Growing Cucumbers – how to grow from seeds

lots of green leaves on several seedlings growing in a pot on the windowsill

Growing cucumbers is much easier than you’d think. Plus homegrown cucumbers are so delicious! Their taste cannot be compared to the cucumbers that are sold in the shops. You can grow cucumbers in a pot if your outdoor space is small.

If you have a sunny sheltered spot, then you have the perfect location for growing cucumbers. Plus lots of water and some nutrient rich compost! I like to start them off indoors as the summer season is short here in the UK.

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Growing Cucumbers from Seeds

Cucumber Seeds

I would recommend growing the ‘Marketmore’ variety as it is very reliable, a good cropper and I have grown it every summer for the past few years. Also a great variety if you are growing cucumbers for the first time!

How to sow cucumber seeds indoors

  • Take a small clean pot which has holes at the bottom for good water drainage. Fill it with seed sowing compost. I use this compost as it is an ideal texture to hold moisture for the seeds to germinate. However, if you only have multipurpose compost, that will be fine too.
  • Use a chopstick or the blunt end of a pencil to make holes that are 1 cm deep.
  • Place a seed in each hole – I tend to place from 4-6 seeds in each pot (remember to sow a few more than you need, as not all seeds will germinate)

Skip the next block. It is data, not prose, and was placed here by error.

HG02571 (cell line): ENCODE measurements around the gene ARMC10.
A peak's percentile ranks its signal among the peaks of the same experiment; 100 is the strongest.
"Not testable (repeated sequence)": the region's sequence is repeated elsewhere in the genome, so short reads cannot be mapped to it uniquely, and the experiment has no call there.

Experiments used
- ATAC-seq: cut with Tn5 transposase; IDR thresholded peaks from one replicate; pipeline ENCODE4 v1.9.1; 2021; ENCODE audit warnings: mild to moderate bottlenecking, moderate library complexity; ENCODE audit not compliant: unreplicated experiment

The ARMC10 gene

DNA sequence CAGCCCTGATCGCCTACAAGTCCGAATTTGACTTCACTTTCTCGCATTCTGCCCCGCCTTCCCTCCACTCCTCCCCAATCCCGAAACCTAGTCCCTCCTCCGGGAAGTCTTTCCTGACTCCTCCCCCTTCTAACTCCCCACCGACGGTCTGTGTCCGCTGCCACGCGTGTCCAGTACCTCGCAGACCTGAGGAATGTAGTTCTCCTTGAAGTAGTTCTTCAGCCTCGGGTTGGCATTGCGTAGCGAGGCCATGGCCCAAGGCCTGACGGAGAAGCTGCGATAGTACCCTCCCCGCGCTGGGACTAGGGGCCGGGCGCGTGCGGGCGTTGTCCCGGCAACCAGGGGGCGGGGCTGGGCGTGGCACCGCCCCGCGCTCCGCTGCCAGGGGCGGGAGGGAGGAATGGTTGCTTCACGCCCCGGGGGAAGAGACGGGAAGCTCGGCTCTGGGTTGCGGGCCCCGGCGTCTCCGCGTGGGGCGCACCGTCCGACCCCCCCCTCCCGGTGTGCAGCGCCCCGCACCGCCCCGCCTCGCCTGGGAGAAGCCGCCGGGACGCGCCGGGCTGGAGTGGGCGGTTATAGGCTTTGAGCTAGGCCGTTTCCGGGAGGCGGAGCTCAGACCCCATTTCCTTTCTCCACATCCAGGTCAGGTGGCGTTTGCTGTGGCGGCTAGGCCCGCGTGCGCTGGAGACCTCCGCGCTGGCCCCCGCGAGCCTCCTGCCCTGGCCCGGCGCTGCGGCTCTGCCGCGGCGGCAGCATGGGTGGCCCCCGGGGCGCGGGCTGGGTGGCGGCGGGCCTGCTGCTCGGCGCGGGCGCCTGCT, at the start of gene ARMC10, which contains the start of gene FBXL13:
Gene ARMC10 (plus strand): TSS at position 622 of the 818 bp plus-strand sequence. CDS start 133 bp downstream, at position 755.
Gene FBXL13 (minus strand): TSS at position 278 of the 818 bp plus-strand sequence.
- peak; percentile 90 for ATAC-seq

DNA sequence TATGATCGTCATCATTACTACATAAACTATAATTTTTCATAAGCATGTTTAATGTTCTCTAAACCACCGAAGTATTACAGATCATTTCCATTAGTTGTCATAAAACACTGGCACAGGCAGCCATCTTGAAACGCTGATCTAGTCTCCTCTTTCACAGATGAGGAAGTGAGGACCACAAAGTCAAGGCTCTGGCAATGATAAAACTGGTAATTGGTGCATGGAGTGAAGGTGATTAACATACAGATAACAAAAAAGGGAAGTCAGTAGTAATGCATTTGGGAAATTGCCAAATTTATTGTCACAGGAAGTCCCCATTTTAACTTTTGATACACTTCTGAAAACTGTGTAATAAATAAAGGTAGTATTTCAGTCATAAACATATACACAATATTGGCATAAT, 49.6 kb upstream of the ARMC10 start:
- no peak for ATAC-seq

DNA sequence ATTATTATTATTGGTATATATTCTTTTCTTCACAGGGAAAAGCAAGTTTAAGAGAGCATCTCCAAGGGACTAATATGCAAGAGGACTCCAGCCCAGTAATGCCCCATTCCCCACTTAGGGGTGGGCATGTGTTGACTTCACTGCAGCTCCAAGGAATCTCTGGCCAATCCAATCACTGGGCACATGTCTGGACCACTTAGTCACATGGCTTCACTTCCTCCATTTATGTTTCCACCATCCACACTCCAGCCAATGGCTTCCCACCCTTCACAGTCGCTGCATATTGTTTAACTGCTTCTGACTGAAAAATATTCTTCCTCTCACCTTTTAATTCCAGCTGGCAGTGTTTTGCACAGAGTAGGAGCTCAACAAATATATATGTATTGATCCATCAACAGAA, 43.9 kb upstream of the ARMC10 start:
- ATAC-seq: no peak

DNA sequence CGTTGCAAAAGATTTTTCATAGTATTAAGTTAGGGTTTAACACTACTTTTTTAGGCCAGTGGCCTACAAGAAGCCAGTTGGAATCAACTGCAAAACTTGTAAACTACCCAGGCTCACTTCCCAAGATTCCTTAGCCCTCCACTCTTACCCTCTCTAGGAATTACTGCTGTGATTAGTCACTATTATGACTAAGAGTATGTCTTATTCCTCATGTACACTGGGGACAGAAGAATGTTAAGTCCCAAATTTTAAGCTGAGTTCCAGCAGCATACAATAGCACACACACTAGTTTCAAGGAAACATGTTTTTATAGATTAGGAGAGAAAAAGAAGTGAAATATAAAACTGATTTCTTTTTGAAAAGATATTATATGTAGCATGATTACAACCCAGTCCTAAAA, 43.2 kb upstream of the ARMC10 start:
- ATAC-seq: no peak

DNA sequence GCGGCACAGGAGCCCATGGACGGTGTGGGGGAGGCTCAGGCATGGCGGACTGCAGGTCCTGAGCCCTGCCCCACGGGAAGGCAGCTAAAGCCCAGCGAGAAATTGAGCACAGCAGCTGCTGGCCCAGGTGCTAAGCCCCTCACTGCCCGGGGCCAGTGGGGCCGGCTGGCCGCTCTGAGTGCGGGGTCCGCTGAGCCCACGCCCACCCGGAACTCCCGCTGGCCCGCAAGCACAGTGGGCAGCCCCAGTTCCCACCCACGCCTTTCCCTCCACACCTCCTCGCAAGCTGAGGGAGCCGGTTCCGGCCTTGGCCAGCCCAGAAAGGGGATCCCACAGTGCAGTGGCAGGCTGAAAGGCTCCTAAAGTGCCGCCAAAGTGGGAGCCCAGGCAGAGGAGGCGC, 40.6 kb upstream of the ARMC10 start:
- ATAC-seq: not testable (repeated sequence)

• Cover each seed up by closing the hole with the compost on the sides.
  • Use slightly tepid water to moisten the compost. Try to avoid over watering as it may cause the seeds to rot.
  • Use a plastic bag to cover the pot or place in a tray that has a plastic cover – this will help to hold the temperature and humidity.
  • Leave the pots or tray in a warm place indoors. I like to leave mine near the boiler in my kitchen. At this stage, I must say the seeds do not need light to germinate.
  • Within 7-14 days, you will see little green shoots peeking through the compost. Keep an eye on your pot after 4 days as they could pop up even earlier. Once this happens, you can take the plastic cover off and place them near a bright warm window.